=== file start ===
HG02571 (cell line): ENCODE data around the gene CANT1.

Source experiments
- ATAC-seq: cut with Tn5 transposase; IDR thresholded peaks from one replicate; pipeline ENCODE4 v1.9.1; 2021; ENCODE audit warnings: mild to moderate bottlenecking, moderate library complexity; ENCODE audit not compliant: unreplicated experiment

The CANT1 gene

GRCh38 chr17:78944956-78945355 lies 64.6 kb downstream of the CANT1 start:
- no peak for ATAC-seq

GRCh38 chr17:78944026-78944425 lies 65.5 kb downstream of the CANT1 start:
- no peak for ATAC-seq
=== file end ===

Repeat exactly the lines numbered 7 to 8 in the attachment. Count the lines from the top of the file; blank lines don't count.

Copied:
GRCh38 chr17:78944026-78944425 lies 65.5 kb downstream of the CANT1 start:
- no peak for ATAC-seq